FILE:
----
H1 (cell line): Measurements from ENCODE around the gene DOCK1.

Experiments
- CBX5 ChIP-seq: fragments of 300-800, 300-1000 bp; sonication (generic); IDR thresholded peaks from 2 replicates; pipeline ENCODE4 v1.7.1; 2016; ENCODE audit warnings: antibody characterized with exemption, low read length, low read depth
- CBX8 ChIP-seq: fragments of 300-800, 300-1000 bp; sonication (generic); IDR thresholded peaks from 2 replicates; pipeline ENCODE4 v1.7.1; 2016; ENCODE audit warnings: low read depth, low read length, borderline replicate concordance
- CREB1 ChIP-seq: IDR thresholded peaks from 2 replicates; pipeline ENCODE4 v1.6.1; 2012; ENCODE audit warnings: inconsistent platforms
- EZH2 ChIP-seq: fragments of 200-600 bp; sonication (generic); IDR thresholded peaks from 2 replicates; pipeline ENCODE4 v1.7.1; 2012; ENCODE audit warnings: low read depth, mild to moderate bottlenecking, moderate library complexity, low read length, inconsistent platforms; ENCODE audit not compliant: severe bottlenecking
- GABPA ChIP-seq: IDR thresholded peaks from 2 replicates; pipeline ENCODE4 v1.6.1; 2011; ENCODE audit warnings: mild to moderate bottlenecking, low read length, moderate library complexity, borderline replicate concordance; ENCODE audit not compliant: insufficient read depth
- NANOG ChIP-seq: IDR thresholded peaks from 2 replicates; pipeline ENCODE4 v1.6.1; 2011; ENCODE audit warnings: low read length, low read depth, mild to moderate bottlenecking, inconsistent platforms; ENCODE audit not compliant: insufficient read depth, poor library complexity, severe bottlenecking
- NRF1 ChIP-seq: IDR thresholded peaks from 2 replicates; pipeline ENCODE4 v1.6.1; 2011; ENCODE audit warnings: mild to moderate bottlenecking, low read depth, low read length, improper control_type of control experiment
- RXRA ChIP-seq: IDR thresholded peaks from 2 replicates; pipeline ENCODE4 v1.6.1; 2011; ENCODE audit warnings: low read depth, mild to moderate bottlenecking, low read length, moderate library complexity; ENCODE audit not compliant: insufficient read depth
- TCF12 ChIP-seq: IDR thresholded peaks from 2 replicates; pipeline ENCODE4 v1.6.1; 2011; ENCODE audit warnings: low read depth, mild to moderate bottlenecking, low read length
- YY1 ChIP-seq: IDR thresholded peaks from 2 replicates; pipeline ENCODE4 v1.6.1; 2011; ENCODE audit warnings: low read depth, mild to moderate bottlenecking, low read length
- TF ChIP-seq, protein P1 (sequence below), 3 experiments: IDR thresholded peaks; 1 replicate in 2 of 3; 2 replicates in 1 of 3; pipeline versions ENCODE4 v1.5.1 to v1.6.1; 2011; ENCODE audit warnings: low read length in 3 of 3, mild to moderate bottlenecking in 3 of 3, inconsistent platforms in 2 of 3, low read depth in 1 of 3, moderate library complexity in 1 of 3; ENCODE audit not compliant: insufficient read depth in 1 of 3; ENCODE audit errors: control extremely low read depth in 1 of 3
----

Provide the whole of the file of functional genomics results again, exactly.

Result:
H1 (cell line): Measurements from ENCODE around the gene DOCK1.

Experiments
- CBX5 ChIP-seq: fragments of 300-800, 300-1000 bp; sonication (generic); IDR thresholded peaks from 2 replicates; pipeline ENCODE4 v1.7.1; 2016; ENCODE audit warnings: antibody characterized with exemption, low read length, low read depth
- CBX8 ChIP-seq: fragments of 300-800, 300-1000 bp; sonication (generic); IDR thresholded peaks from 2 replicates; pipeline ENCODE4 v1.7.1; 2016; ENCODE audit warnings: low read depth, low read length, borderline replicate concordance
- CREB1 ChIP-seq: IDR thresholded peaks from 2 replicates; pipeline ENCODE4 v1.6.1; 2012; ENCODE audit warnings: inconsistent platforms
- EZH2 ChIP-seq: fragments of 200-600 bp; sonication (generic); IDR thresholded peaks from 2 replicates; pipeline ENCODE4 v1.7.1; 2012; ENCODE audit warnings: low read depth, mild to moderate bottlenecking, moderate library complexity, low read length, inconsistent platforms; ENCODE audit not compliant: severe bottlenecking
- GABPA ChIP-seq: IDR thresholded peaks from 2 replicates; pipeline ENCODE4 v1.6.1; 2011; ENCODE audit warnings: mild to moderate bottlenecking, low read length, moderate library complexity, borderline replicate concordance; ENCODE audit not compliant: insufficient read depth
- NANOG ChIP-seq: IDR thresholded peaks from 2 replicates; pipeline ENCODE4 v1.6.1; 2011; ENCODE audit warnings: low read length, low read depth, mild to moderate bottlenecking, inconsistent platforms; ENCODE audit not compliant: insufficient read depth, poor library complexity, severe bottlenecking
- NRF1 ChIP-seq: IDR thresholded peaks from 2 replicates; pipeline ENCODE4 v1.6.1; 2011; ENCODE audit warnings: mild to moderate bottlenecking, low read depth, low read length, improper control_type of control experiment
- RXRA ChIP-seq: IDR thresholded peaks from 2 replicates; pipeline ENCODE4 v1.6.1; 2011; ENCODE audit warnings: low read depth, mild to moderate bottlenecking, low read length, moderate library complexity; ENCODE audit not compliant: insufficient read depth
- TCF12 ChIP-seq: IDR thresholded peaks from 2 replicates; pipeline ENCODE4 v1.6.1; 2011; ENCODE audit warnings: low read depth, mild to moderate bottlenecking, low read length
- YY1 ChIP-seq: IDR thresholded peaks from 2 replicates; pipeline ENCODE4 v1.6.1; 2011; ENCODE audit warnings: low read depth, mild to moderate bottlenecking, low read length
- TF ChIP-seq, protein P1 (sequence below), 3 experiments: IDR thresholded peaks; 1 replicate in 2 of 3; 2 replicates in 1 of 3; pipeline versions ENCODE4 v1.5.1 to v1.6.1; 2011; ENCODE audit warnings: low read length in 3 of 3, mild to moderate bottlenecking in 3 of 3, inconsistent platforms in 2 of 3, low read depth in 1 of 3, moderate library complexity in 1 of 3; ENCODE audit not compliant: insufficient read depth in 1 of 3; ENCODE audit errors: control extremely low read depth in 1 of 3